Older ‘Manifest’ Episodes Set to Depart Hulu, Peacock Due to Netflix Deal
Netflix Will Be Exclusive Home for ‘Manifest’ After Deal to Save Series
Manifest fans haven’t had the easiest time of things when it comes to streaming one of their favorites. Things may be about to get a lot stable with the show’s upcoming fourth season, though, as it gets set to launch on Netflix.
While Manifest could previously be found on NBC and its entrant into the streaming wars Peacock, that changed with the third season when NBC shut down Manifest altogether. Fans were left bereft of options, but Netflix — as it has done in the past — stepped in. It picked up Manifest for a fourth season, and with that move brought a series of changes to Manifest and its streaming schedule.
Manifest was — and still will be for a little while, at last report — available on Peacock as well as Hulu. Peacock viewers will be able to see Manifest on the platform until September 20, and Hulu viewers will have one day more, as the service departs on September 21. Some international services will be carrying Manifest for a bit longer, however; both NowTV and Sky will be losing their access to Manifest starting November 7, 2021. Some are projecting that this is when the first three seasons will arrive on Netflix internationally, but as yet, that’s merely speculation.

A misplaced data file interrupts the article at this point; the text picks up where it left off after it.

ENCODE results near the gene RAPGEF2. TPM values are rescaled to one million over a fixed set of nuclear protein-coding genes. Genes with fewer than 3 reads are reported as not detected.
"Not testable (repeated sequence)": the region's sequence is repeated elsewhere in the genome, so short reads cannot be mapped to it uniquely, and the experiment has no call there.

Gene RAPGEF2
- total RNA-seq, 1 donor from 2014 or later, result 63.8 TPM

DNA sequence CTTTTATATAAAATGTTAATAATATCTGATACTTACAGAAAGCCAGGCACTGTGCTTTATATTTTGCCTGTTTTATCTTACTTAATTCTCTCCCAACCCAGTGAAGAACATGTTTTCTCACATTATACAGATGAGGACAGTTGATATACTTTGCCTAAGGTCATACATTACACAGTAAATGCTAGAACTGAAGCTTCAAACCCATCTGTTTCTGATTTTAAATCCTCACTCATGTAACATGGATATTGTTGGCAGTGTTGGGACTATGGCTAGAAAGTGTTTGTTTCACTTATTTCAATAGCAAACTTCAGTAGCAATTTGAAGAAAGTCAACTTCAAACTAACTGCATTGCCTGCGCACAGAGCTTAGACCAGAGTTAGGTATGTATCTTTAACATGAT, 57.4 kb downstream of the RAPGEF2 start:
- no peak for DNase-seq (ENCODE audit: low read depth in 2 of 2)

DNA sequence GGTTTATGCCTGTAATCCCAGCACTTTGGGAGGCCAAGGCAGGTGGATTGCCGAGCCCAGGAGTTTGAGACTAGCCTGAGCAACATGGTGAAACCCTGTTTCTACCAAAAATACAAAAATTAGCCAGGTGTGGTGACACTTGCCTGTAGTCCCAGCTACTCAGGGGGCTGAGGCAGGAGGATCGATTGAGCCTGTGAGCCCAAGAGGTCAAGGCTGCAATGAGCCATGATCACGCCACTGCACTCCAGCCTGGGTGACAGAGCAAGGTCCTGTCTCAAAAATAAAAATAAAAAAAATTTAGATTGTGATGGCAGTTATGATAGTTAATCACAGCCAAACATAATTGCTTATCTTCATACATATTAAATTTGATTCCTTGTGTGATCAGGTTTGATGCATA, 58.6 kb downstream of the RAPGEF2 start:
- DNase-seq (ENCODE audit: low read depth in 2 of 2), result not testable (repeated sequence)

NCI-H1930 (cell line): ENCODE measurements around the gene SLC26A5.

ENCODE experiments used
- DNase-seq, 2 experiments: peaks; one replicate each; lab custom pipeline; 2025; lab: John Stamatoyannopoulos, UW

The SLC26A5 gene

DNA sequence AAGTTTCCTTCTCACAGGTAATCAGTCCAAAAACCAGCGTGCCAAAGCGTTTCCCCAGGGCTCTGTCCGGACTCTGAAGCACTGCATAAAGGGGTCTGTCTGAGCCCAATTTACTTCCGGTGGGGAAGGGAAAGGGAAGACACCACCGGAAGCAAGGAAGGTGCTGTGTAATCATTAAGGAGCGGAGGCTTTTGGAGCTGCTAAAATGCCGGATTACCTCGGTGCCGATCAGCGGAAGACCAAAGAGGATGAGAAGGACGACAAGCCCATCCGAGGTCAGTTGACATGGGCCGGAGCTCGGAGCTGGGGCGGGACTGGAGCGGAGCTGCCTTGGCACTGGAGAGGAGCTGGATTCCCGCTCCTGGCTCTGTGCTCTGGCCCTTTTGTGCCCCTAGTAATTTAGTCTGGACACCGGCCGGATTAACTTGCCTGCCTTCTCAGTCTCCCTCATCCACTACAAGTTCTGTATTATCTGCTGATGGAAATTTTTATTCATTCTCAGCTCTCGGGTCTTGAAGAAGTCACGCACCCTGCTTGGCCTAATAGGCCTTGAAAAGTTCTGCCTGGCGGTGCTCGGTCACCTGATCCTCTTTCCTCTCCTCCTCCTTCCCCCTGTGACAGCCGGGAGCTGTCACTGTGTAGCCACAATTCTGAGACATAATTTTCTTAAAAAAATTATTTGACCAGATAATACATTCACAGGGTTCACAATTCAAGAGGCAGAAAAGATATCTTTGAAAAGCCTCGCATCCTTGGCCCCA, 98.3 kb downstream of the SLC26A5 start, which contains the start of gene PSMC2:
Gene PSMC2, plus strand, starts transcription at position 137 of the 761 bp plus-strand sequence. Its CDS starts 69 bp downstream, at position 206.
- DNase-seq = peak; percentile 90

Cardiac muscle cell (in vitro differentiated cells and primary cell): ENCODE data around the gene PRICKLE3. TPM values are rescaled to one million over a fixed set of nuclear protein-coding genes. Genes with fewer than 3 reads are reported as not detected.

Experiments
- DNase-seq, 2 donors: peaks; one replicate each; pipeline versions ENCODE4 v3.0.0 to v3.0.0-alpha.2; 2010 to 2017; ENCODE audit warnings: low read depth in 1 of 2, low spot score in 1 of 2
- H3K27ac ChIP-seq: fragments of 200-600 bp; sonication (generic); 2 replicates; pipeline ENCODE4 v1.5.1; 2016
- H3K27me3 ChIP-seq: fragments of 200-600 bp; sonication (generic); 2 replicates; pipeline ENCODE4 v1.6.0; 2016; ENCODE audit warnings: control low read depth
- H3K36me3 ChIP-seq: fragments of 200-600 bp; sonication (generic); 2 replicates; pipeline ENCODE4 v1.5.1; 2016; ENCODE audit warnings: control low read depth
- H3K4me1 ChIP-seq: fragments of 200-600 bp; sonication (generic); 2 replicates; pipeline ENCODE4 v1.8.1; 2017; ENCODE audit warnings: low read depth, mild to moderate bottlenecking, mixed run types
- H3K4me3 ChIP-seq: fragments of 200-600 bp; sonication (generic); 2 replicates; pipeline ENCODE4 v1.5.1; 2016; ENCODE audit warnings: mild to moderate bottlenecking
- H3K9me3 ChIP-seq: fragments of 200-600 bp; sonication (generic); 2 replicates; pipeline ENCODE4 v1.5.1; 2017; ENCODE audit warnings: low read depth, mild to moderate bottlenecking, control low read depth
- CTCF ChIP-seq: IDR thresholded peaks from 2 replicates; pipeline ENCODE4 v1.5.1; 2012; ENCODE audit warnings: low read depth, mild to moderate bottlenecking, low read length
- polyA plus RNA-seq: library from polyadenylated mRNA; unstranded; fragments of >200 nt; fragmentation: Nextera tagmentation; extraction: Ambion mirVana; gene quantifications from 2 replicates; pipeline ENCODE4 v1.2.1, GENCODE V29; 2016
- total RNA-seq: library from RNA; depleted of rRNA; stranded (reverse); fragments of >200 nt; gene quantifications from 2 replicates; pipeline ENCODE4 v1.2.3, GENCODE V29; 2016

This fourth season will prove to be a “supersized” season, and also serve to end Manifest’s run entirely.
If Netflix decides to run with this strategy, it could be an absolute winner. Stop and think for a moment of all the television series that have been canceled on a cliffhanger episode. If Netflix gets a reputation for being the platform where television series go to finish out their storylines properly, it could get a lot of subscribers interested. Consider how many people are still smarting over Fox and its treatment of Firefly, or how many wanted a proper ending for My Name is Earl.
Pulling those viewers over to Netflix could help ensure that Netflix manages to hold its own in the face of growing competition from networks that are building their own streaming platforms. It’s also the kind of strategy that may not work for long as the networks would quickly catch on that there’s money in actually finishing what they start.